Jim Cymbala: There are a hundred things I’d like to say, so it’s hard to pick just one. Perhaps I could say two things.
First, focus on doing what the early church did. Look at the Gospels and at Acts. The first Christians simply preached the gospel and God added to their numbers. Think about how God has used Billy Graham. His message was so simple. He just kept preaching the gospel and people all over the world came to know Jesus.
Second, spend time with God every day. He will shape you. God made you unique, so don’t follow formulas. Do what he’s calling you to do in the way he’s calling you to do it. Nobody in church history stood out because they were following a formula. Stay close to the Lord and let him lead you.
What are your hopes for this book as it reaches the marketplace?
Jim Cymbala: I hope that people will read it and open their hearts to God to experience the same forgiveness the people whose stories are told did. I hope they will spend eternity in heaven with Christ.
For those who are already Christians, I hope their faith will grow stronger—that they’ll believe that Christ really can change people. I hope they won’t stop praying for those who need Jesus and that they’ll one day write to me or to the church to tell us how Christ has transformed yet another life.
Ann Spangler: I hope The Rescue will give people a glimpse of what God is capable of, so that when they face a time of darkness or a season of struggle in their own lives, they’ll not give up but will cry out to God, confident that he hears them and loves them. I hope these stories will encourage them so that no matter how long it may take to receive an answer, they’ll continue to believe and to pray.
What is your favorite Bible passage and why?
Jim Cymbala: Hebrews 4:16 in the NIV translation says, “Let us then approach God’s throne of grace with confidence, so that we may receive mercy and find grace to help us in our time of need.” I love this passage for the hope it gives us no matter our dilemma. It reveals the heart of God toward us and his invitation and encouragement to draw near in prayer to receive what we need—his promised mercy and grace.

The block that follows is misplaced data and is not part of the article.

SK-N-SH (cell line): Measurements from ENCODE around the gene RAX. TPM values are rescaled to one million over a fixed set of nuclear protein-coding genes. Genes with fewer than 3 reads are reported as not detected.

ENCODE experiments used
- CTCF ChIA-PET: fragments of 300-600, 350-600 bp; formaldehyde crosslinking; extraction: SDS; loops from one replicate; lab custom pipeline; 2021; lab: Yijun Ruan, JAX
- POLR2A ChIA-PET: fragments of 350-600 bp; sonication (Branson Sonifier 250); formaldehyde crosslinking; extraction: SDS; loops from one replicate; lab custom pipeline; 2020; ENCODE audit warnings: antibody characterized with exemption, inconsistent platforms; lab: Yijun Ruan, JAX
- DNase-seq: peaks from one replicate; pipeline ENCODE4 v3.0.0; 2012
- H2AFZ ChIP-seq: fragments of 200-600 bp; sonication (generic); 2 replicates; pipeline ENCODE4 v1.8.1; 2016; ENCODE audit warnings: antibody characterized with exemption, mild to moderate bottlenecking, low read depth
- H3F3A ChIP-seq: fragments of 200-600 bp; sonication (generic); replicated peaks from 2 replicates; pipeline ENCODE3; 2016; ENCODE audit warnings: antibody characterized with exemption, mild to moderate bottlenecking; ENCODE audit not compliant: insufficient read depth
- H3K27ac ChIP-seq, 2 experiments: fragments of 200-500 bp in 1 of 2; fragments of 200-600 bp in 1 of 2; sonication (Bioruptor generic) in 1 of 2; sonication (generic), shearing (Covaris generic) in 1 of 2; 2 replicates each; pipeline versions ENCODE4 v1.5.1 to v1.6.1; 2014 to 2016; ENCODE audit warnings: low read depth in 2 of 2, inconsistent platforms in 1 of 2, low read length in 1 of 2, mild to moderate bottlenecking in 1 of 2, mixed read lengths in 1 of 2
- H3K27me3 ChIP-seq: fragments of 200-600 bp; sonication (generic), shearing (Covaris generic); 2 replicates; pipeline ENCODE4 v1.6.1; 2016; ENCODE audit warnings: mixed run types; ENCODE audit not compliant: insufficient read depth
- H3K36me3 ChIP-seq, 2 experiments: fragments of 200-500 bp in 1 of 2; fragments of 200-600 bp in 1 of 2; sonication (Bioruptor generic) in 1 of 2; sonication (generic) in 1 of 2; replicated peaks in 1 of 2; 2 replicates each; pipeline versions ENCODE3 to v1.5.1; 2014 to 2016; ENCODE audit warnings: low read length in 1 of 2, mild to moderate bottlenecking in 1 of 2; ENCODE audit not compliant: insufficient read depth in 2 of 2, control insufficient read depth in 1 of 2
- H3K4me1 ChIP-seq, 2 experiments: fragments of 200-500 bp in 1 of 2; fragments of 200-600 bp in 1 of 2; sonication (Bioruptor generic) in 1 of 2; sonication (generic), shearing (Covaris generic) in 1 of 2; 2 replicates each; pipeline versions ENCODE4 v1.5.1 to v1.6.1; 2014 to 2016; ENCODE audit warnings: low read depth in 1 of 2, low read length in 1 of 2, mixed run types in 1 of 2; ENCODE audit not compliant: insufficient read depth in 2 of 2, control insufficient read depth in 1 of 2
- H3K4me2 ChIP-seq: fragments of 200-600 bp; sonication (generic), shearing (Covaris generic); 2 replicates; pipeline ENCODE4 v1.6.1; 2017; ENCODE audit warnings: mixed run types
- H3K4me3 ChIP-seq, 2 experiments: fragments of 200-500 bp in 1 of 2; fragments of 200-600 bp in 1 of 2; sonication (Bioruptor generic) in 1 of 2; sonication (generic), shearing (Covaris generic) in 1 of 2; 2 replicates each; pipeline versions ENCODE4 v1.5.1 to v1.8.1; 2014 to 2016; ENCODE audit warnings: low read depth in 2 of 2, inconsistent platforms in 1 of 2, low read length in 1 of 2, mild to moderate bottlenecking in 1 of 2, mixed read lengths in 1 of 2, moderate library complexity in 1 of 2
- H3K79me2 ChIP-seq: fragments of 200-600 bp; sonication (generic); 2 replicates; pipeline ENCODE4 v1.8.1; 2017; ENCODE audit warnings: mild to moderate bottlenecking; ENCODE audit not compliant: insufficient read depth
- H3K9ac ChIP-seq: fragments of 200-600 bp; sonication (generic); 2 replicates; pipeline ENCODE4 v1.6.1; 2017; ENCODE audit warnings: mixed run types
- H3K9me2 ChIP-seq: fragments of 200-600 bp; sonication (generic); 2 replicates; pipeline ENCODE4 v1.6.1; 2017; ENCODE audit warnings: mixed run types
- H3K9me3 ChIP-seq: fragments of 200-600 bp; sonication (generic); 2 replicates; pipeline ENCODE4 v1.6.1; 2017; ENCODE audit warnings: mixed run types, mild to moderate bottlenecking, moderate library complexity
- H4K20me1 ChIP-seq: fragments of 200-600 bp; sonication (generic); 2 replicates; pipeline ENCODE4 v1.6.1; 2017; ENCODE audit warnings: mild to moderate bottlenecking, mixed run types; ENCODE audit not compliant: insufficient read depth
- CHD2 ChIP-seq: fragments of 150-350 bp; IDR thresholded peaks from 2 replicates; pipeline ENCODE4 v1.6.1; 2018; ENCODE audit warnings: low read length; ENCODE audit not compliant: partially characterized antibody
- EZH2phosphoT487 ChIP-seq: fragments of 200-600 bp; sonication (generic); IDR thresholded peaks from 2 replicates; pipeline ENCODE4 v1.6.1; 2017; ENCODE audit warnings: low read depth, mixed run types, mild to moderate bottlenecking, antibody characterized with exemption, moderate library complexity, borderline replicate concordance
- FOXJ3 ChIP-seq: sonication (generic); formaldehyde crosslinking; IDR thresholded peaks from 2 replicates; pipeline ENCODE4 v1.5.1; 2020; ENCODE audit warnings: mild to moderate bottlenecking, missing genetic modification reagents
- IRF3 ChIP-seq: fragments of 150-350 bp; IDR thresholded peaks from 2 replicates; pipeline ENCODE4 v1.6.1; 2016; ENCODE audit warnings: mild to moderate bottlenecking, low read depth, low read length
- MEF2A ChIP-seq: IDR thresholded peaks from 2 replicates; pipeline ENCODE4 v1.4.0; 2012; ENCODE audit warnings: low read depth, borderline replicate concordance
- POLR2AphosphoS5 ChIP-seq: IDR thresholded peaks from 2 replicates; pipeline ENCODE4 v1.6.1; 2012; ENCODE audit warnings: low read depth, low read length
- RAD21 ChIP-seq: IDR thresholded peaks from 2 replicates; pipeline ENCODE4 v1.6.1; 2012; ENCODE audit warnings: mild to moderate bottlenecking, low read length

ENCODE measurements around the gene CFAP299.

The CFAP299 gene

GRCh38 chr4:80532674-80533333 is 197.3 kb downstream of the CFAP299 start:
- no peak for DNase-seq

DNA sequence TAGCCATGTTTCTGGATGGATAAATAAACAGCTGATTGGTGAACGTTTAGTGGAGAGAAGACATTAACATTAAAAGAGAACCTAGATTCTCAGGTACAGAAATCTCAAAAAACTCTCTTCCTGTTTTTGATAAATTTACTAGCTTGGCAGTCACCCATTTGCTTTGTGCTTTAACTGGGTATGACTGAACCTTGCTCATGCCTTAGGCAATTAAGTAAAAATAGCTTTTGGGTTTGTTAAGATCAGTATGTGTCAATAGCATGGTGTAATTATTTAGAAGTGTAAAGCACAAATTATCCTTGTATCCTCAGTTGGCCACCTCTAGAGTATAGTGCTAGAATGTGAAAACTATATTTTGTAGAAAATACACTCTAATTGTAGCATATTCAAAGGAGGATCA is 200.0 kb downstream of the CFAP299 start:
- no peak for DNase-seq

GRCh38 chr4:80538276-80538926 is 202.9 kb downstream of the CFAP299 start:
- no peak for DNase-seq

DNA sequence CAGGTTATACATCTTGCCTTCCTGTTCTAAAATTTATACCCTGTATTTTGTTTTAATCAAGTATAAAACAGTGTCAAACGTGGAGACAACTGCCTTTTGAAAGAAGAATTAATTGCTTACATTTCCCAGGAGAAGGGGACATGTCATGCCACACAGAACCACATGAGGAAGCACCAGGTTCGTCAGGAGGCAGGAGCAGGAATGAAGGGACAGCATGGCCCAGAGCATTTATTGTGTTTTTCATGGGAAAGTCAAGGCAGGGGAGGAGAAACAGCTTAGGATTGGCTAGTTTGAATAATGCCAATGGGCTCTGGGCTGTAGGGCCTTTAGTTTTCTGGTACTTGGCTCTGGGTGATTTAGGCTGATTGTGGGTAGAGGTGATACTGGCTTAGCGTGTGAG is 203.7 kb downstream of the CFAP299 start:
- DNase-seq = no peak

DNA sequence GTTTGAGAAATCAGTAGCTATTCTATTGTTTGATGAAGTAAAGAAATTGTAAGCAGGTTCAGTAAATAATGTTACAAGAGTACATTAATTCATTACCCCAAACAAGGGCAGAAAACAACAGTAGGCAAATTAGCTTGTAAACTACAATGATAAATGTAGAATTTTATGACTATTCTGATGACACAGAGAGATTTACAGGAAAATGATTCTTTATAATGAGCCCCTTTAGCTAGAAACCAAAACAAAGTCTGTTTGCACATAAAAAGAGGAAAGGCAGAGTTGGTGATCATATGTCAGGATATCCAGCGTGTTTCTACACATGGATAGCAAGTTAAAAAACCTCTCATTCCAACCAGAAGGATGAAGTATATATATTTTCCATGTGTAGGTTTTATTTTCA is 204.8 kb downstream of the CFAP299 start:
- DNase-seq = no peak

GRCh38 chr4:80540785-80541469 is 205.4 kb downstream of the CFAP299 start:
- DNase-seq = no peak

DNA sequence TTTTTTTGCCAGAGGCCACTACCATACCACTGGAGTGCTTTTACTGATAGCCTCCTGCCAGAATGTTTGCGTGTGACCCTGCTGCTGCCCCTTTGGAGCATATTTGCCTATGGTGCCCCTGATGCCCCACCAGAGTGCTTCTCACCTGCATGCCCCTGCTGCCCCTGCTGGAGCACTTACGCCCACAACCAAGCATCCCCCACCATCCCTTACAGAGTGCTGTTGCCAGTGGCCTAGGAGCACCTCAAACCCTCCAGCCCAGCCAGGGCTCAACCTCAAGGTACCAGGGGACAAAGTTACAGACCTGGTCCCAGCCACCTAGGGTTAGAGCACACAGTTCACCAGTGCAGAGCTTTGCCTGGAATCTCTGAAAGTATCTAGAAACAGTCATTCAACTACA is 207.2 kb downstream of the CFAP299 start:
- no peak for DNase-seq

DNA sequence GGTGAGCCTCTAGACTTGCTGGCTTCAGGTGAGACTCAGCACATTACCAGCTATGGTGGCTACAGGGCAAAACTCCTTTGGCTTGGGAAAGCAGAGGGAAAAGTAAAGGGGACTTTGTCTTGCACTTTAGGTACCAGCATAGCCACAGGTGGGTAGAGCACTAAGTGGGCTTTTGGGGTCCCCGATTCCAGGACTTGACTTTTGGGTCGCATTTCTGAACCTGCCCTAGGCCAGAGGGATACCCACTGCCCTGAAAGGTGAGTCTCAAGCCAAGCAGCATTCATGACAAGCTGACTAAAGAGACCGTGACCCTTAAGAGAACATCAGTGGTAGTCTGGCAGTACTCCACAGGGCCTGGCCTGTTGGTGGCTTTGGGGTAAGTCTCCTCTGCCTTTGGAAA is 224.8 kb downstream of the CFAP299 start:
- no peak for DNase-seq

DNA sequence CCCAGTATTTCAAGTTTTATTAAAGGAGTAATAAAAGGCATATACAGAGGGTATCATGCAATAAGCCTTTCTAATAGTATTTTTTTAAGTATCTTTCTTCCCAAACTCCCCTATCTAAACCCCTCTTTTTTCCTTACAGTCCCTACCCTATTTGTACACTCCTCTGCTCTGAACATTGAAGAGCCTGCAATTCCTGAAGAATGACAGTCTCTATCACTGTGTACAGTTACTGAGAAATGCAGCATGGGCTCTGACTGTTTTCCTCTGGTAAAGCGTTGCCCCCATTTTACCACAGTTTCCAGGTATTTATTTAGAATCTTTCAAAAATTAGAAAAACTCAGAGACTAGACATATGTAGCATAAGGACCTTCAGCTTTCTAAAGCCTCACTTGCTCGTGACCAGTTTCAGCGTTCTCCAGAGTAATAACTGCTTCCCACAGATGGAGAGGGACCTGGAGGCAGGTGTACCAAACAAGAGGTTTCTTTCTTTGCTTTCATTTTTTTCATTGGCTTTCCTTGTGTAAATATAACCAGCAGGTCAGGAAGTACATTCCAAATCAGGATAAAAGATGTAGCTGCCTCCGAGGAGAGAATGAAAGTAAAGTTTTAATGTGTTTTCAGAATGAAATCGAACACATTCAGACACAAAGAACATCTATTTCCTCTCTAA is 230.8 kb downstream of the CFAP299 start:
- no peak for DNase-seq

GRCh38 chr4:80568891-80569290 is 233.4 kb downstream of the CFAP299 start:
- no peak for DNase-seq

Ann Spangler: Two passages that are thematically related stand out to me. “…with God all things are possible” Matthew 19:26 (NIV) and “we know that in all things God works for the good of those who love him…” Romans 8:28 (NIV). These two promises bring so much hope, buoying us up through many storms.
What are your thoughts about Bible Gateway and the Bible Gateway App?
Jim Cymbala: I love how easy it is to use Bible Gateway. It’s great for writing or sermon preparation because you can easily access a huge variety of Bible translations as well as study materials. I understand it even provides online seminary level courses.
Ann Spangler: Bible Gateway is the first place I go to whenever I’m looking for a particular passage. I use it all the time in prayer, when I write, and for speaking engagements. It’s very helpful and useful for studying and praying with Scripture. I’m also happy that it includes The Names of God Bible, for which I served as general editor. It’s fascinating to search and see where the original Hebrew names show up in the text; names of God like Yahweh, Adonay, El Shadday, and many others.
The Rescue is published by HarperCollins Christian Publishing, Inc., the parent company of Bible Gateway.
Bio: Jim Cymbala has been the pastor of The Brooklyn Tabernacle for more than 25 years. He is the bestselling author of such titles as Fresh Wind, Fresh Fire; Fresh Faith; Fresh Power; Life-Changing Prayer Study Guide with DVD; and Strong through the Storm. He lives in New York City with his wife, Carol Cymbala, who directs the Grammy Award-winning Brooklyn Tabernacle Choir.
Bio: Ann Spangler is an award-winning writer and the author of many bestselling books, including Praying the Names of God, Praying the Names of Jesus, and The One Year Devotions for Women. She’s also coauthor of Women of the Bible and Sitting at the Feet of Rabbi Jesus, and the general editor of the Names of God Bible. Ann’s fascination with and love of Scripture have resulted in books that have opened the Bible to a wide range of readers. She and her two daughters live in Grand Rapids, Michigan.